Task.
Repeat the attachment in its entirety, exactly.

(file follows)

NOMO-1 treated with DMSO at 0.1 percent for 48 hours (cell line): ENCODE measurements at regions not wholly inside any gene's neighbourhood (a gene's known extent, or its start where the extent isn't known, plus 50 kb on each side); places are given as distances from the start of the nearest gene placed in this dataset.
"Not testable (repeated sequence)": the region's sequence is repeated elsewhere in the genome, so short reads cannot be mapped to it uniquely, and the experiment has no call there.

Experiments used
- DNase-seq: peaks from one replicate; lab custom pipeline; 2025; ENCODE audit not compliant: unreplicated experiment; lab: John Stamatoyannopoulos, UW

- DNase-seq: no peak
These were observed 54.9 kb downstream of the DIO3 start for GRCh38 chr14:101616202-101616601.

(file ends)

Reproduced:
NOMO-1 treated with DMSO at 0.1 percent for 48 hours (cell line): ENCODE measurements at regions not wholly inside any gene's neighbourhood (a gene's known extent, or its start where the extent isn't known, plus 50 kb on each side); places are given as distances from the start of the nearest gene placed in this dataset.
"Not testable (repeated sequence)": the region's sequence is repeated elsewhere in the genome, so short reads cannot be mapped to it uniquely, and the experiment has no call there.

Experiments used
- DNase-seq: peaks from one replicate; lab custom pipeline; 2025; ENCODE audit not compliant: unreplicated experiment; lab: John Stamatoyannopoulos, UW

- DNase-seq: no peak
These were observed 54.9 kb downstream of the DIO3 start for GRCh38 chr14:101616202-101616601.